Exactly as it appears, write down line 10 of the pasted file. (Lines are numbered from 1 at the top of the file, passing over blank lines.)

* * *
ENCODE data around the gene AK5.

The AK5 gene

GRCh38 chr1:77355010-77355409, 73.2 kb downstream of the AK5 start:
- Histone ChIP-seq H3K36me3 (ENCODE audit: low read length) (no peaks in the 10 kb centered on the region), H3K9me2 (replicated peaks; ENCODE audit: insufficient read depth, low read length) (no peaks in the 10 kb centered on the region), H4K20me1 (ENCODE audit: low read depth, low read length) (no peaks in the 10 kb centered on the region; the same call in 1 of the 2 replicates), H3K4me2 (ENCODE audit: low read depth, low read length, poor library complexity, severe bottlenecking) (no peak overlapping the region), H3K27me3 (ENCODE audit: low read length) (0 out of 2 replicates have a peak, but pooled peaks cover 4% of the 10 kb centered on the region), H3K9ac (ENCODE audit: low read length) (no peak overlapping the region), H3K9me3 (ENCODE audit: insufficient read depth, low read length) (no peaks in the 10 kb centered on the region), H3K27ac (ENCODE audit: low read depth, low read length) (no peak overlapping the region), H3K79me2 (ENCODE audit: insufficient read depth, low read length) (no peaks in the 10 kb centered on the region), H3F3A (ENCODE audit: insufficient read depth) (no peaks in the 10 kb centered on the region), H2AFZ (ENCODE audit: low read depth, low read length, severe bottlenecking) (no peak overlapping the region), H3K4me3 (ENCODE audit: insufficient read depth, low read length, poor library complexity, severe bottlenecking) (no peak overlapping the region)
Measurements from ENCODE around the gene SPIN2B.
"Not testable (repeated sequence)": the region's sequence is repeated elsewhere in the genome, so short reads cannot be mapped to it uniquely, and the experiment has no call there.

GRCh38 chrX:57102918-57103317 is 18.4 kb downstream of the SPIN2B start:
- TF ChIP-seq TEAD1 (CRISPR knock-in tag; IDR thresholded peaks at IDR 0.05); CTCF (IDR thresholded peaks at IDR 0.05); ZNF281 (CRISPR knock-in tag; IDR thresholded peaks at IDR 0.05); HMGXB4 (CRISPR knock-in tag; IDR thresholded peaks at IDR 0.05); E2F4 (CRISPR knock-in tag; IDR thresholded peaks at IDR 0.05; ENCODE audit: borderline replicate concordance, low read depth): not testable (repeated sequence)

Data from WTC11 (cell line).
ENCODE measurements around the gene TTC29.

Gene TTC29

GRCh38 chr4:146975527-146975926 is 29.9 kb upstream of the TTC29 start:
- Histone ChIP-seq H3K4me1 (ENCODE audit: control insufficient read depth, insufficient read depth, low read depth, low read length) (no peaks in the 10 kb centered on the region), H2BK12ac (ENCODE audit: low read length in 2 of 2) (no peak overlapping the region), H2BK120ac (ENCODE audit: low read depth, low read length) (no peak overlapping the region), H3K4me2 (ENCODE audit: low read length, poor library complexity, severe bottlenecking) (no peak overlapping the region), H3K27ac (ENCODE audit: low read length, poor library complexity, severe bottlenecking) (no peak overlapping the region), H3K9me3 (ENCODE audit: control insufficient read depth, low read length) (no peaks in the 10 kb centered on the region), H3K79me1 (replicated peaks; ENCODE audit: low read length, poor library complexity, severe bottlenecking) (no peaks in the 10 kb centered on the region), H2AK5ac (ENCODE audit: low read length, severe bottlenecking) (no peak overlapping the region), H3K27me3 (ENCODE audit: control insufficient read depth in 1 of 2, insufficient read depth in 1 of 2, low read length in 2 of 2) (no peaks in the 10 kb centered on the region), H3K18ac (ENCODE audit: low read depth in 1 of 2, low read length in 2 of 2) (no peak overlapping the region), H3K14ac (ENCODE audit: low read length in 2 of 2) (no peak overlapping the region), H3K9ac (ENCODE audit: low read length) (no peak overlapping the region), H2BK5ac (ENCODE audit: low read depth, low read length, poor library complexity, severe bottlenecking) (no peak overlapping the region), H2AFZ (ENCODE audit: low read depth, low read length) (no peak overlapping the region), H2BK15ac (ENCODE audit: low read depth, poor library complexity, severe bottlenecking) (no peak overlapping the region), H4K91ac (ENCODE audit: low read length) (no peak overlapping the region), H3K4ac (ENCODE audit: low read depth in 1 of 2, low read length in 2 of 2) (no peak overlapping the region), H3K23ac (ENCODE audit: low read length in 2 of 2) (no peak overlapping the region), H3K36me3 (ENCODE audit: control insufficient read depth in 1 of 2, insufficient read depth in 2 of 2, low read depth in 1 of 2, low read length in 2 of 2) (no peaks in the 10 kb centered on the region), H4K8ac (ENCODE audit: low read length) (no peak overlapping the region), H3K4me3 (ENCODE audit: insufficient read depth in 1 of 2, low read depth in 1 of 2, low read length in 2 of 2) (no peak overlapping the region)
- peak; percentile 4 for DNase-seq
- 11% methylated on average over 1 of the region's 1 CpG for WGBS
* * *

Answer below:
ENCODE measurements around the gene TTC29.